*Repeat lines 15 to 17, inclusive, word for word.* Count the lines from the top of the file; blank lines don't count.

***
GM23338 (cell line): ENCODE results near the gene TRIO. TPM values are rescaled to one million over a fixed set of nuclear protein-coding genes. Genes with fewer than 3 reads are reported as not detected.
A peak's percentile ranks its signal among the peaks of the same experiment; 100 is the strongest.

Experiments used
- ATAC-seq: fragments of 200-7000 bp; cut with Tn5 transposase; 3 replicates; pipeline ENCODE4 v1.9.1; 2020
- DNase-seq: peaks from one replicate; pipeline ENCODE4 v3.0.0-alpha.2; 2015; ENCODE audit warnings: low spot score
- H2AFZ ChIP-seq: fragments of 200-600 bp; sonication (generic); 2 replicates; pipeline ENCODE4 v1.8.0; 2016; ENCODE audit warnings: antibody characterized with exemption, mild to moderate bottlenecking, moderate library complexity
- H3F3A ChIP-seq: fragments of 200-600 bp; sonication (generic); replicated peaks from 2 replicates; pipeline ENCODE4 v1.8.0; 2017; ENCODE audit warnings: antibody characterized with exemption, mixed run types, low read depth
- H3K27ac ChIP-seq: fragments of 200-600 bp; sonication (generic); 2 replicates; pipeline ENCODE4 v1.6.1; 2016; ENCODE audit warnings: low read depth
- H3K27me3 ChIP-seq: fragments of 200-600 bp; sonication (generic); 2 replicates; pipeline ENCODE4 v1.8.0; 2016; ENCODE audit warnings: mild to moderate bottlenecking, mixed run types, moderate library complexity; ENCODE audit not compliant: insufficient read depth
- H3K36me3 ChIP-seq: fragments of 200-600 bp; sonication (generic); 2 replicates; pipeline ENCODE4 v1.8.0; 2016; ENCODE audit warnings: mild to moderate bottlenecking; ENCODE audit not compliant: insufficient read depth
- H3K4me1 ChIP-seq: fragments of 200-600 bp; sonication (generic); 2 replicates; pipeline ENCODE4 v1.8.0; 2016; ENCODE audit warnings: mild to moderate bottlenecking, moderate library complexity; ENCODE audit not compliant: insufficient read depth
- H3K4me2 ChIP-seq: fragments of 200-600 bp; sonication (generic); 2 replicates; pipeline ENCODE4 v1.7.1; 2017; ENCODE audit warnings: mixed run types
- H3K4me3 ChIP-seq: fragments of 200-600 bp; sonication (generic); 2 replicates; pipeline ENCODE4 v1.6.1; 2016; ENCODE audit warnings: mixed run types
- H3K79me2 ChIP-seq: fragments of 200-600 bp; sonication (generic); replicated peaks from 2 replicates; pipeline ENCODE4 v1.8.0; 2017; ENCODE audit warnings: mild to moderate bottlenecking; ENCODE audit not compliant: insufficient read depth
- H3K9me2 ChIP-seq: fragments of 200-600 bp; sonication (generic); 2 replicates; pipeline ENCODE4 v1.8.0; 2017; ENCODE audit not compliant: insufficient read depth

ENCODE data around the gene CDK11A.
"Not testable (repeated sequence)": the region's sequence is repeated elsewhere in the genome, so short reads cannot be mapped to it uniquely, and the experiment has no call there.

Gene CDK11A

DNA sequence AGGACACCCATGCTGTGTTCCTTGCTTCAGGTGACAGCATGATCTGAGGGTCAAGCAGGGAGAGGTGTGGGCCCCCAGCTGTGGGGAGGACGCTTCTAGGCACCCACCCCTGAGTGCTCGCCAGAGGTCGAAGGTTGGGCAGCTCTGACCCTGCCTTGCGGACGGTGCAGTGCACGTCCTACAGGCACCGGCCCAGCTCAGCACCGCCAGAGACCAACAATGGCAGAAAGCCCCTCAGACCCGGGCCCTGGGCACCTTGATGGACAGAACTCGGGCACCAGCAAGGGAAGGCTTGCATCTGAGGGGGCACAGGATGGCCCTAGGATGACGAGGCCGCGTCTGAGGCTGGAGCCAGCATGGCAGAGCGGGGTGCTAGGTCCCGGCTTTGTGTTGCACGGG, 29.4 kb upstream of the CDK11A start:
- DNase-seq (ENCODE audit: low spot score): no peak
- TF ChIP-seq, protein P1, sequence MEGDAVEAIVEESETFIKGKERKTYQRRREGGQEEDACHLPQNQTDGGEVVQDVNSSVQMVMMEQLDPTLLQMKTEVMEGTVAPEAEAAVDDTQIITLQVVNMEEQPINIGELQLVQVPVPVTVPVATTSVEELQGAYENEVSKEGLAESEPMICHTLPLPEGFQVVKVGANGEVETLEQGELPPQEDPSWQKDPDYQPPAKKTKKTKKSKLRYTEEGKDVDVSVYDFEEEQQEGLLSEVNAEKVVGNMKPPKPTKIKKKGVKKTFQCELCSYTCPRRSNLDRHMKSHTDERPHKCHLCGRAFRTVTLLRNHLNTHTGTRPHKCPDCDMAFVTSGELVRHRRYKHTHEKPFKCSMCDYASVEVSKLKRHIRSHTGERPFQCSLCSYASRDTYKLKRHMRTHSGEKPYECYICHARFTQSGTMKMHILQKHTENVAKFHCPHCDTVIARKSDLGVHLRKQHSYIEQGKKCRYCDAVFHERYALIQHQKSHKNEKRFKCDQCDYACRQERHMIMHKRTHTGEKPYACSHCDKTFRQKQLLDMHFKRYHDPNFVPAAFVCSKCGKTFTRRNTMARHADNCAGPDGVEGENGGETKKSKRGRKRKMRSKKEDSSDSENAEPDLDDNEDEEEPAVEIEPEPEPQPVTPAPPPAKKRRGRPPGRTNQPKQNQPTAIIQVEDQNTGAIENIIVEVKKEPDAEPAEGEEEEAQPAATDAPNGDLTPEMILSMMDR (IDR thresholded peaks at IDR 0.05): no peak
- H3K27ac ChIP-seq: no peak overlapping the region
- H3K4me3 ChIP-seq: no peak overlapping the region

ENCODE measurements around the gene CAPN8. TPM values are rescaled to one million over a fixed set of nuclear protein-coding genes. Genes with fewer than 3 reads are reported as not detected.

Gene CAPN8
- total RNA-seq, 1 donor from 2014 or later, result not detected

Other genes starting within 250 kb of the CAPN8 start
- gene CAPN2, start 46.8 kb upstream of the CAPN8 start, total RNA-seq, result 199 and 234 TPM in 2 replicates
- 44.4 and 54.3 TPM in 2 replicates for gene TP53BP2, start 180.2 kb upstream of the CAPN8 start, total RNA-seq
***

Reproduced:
- H3K9me2 ChIP-seq: fragments of 200-600 bp; sonication (generic); 2 replicates; pipeline ENCODE4 v1.8.0; 2017; ENCODE audit not compliant: insufficient read depth

ENCODE data around the gene CDK11A.
"Not testable (repeated sequence)": the region's sequence is repeated elsewhere in the genome, so short reads cannot be mapped to it uniquely, and the experiment has no call there.